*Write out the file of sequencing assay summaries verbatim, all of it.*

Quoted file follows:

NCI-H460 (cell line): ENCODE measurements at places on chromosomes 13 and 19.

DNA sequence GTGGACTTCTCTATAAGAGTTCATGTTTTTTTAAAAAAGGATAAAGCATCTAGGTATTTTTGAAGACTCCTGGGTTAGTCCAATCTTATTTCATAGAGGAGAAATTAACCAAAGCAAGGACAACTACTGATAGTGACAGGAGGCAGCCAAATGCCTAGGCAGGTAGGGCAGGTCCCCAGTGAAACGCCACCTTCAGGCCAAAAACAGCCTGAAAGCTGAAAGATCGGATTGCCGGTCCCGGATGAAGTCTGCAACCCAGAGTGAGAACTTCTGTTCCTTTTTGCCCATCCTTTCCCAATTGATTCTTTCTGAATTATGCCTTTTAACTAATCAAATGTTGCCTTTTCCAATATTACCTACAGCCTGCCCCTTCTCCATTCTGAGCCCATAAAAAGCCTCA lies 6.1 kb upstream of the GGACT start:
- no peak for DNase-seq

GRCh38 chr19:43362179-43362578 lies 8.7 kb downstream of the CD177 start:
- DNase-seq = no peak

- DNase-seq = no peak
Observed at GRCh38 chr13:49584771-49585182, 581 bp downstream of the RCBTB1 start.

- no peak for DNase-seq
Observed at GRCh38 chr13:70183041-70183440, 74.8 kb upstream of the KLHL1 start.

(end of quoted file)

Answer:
NCI-H460 (cell line): ENCODE measurements at places on chromosomes 13 and 19.

DNA sequence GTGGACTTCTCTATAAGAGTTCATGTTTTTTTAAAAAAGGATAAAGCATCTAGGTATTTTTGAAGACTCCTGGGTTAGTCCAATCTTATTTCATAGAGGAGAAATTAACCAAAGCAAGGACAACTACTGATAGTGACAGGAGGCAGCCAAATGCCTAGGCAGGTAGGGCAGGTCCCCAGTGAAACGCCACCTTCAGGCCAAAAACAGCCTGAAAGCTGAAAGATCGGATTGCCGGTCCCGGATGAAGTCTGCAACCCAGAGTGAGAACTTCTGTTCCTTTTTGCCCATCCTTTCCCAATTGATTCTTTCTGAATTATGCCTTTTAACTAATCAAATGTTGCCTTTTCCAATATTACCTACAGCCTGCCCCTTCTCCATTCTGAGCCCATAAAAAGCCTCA lies 6.1 kb upstream of the GGACT start:
- no peak for DNase-seq

GRCh38 chr19:43362179-43362578 lies 8.7 kb downstream of the CD177 start:
- DNase-seq = no peak

- DNase-seq = no peak
Observed at GRCh38 chr13:49584771-49585182, 581 bp downstream of the RCBTB1 start.

- no peak for DNase-seq
Observed at GRCh38 chr13:70183041-70183440, 74.8 kb upstream of the KLHL1 start.